• Become educated about parenting and locate available resources.
• Do not talk negatively about grandparent or parents in front of your children instead speak in a manner that builds one another up!
• Allow for the sharing of feelings about the family situation in a planned conversation time.

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Children Risk Factors with Custodial Grand parenting:
• They often display developmental, physical, behavioral, academic, and emotional problems after leaving parental family system. Some of these problems include depression, anxiety, ADHD, health problems, learning disabilities, poor school performance, and aggression.
• Grandchildren may also experience feelings of anger, rejection, and guilt. The degree to which grandchildren experience problems varies, although many grandchildren experience multiple problems.
• Relationships among family members can also create stress for grandchildren. Visits from parents can be upsetting, and often leave grandchildren feeling hurt and confused. Due to their age difference, grandchildren may also feel disconnected from their grandparent caregivers. Finally, household rules and expectations can be a sources of tension and conflict.

When Should I Get Help?
Because each family is different, it is difficult to say when a grandparent-headed family should seek help. However, grandparents should seek help if they feel unable to manage their stress, if their stress interferes with their ability to function, or if tension and conflict among family members becomes too difficult to manage. They should also seek help if their grandchildren’s problems become overwhelming.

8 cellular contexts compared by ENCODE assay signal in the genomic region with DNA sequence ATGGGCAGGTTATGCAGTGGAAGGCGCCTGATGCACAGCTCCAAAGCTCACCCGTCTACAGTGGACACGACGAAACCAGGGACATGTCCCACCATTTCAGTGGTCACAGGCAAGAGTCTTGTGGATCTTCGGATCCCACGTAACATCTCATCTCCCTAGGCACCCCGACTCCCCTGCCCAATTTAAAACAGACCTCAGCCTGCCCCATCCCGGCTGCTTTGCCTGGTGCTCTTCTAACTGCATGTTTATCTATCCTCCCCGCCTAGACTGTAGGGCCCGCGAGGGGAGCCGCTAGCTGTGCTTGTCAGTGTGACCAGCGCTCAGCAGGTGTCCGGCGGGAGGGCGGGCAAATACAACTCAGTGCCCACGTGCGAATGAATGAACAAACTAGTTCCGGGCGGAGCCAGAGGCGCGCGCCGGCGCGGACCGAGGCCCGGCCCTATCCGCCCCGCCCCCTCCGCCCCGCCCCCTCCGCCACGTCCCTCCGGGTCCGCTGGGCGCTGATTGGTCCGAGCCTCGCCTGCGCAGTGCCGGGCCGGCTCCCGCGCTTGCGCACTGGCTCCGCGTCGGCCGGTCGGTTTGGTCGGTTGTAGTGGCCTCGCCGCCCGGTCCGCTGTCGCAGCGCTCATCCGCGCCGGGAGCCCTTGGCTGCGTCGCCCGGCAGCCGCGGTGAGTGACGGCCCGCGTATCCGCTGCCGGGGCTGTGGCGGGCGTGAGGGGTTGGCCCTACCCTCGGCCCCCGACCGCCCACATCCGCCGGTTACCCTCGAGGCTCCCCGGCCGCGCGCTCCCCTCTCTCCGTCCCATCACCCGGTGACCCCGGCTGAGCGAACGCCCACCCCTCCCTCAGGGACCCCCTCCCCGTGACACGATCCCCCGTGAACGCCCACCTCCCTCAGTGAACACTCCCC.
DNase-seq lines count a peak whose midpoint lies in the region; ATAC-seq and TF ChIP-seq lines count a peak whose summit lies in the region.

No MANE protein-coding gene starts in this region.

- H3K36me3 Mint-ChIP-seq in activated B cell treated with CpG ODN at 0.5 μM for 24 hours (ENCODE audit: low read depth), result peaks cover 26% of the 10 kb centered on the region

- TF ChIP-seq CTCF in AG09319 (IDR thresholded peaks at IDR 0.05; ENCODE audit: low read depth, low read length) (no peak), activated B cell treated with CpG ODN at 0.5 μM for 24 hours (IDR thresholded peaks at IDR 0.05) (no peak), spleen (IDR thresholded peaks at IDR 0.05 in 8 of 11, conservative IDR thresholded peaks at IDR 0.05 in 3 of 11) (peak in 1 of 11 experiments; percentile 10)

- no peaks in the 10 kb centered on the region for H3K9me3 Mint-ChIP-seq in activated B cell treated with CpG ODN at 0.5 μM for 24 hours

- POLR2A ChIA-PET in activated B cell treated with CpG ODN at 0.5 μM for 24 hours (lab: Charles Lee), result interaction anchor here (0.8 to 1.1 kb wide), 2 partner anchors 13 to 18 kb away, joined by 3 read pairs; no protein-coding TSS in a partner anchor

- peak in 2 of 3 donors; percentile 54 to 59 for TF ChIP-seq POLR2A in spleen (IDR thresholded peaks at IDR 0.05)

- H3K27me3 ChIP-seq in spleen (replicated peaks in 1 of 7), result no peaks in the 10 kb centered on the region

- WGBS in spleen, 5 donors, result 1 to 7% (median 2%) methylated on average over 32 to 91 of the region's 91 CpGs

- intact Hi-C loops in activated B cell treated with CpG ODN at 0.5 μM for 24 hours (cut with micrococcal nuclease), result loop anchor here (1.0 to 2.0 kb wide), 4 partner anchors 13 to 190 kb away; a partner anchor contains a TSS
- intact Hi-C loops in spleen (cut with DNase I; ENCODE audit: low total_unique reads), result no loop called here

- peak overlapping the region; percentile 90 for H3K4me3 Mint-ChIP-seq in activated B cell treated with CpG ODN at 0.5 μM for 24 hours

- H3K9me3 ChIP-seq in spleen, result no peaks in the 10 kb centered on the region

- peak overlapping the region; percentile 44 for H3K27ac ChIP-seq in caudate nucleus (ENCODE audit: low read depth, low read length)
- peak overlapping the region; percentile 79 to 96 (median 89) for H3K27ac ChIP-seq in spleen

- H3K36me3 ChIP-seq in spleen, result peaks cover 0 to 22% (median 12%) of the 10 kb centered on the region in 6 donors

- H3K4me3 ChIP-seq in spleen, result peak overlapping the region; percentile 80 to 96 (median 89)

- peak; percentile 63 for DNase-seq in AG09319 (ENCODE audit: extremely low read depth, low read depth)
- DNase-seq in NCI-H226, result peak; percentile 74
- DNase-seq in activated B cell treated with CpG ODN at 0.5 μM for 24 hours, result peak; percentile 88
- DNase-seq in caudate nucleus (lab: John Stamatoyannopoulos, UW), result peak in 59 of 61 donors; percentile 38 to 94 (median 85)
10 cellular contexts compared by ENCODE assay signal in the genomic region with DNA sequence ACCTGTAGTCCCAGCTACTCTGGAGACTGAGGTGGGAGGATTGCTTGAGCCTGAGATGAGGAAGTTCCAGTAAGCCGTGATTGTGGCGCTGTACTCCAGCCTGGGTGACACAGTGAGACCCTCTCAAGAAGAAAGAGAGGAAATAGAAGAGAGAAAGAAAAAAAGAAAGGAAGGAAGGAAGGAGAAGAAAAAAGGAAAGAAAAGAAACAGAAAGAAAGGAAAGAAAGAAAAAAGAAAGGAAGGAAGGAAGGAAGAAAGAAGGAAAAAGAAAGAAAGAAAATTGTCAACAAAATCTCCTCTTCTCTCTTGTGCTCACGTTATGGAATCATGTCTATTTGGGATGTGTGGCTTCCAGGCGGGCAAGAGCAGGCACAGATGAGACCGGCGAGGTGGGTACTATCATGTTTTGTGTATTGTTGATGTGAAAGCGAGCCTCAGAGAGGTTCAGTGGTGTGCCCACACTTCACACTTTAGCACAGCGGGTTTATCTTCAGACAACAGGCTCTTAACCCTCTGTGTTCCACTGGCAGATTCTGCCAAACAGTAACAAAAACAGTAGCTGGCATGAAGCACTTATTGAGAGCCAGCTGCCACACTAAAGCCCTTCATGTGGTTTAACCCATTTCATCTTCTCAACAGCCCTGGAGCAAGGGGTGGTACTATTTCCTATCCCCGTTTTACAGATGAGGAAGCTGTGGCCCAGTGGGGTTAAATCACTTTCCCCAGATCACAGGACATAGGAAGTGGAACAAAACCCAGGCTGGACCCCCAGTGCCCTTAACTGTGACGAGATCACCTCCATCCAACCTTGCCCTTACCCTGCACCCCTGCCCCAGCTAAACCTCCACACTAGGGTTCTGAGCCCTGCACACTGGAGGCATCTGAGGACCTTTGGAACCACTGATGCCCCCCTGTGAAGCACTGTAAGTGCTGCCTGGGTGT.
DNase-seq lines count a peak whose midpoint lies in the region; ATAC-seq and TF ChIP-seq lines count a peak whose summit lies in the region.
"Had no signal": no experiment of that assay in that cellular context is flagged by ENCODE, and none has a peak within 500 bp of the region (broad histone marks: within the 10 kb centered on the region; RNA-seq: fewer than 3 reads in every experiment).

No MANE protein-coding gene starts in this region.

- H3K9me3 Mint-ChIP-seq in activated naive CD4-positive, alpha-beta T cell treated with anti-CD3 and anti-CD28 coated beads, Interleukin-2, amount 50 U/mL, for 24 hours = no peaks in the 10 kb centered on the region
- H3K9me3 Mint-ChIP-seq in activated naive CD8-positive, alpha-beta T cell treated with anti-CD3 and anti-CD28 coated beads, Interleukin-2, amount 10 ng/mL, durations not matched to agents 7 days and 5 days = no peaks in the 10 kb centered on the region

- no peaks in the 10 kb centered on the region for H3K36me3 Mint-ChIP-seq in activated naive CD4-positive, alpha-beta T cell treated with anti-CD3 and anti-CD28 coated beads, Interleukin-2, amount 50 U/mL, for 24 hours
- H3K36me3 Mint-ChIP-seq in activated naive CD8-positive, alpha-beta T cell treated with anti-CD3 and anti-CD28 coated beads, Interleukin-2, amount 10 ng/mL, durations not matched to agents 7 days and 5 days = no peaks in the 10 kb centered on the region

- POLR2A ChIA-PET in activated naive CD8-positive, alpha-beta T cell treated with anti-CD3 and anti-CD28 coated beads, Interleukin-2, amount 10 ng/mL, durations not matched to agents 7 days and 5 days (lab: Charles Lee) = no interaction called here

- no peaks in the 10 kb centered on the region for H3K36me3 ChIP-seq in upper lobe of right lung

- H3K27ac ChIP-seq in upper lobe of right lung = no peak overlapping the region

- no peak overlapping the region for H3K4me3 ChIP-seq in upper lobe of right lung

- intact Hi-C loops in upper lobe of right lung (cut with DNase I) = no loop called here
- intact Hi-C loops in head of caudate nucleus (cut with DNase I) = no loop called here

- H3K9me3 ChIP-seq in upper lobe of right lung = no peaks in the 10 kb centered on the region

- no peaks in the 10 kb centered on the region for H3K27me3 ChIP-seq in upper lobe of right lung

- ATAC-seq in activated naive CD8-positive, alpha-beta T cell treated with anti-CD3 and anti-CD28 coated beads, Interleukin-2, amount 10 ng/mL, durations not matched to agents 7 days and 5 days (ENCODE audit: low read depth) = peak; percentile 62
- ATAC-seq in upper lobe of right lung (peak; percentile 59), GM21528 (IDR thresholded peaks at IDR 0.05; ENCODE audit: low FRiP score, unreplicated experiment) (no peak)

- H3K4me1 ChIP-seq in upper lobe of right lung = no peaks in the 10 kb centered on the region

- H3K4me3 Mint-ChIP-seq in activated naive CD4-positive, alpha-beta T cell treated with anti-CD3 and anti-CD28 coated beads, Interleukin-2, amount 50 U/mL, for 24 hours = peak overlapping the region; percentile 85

Some other signs that you or someone you know needs help managing stress include:
• Anger or irritability
• Feeling overwhelmed
• Pulling away from people
• Constant worrying
• Feeling sad all the time
• Problems sleeping (too much or too little)
• Worsening of health problems
• Difficulty concentrating

Where to get help. Visit the resource sites below and on the Resource page on this web site for counseling, support groups and organizations. Getting connected in the community through family oriented activities can help you establish a natural support system which would be the best practice for a healthy grand parenting family system.

Resources

AARP Grandparent Information Center: Provides a variety of resources for grandparents and other relatives raising children. Includes a searchable listing of support groups.

Generations United: Offers a variety of information, including state fact sheets, for grandparents and other relatives raising children.

http://www.gu.org/HOME.aspx

Grandsplace is an online community for grandparents raising grandchildren. Provides resources, message boards, and a chatroom.

http://www.grandsplace.org

Children’s Defense Fund: Information for grandparents and other relatives raising children.
http://www.childrensdefense.org

Grandparents Raising Grandchildren: Information and resources to assist grandparent caregivers.

http://raisingyourgrandchildren.com

Grandparents is an online resource with a helpful article Grandparent Again: Information and community for grandparents raising grandchildren.

http://www.grandparents.com/family-and-relationships/caring%20for%20children/whenyoureaparentagain

Kinship Information Network

http://facesofvirginia.org/about-kinship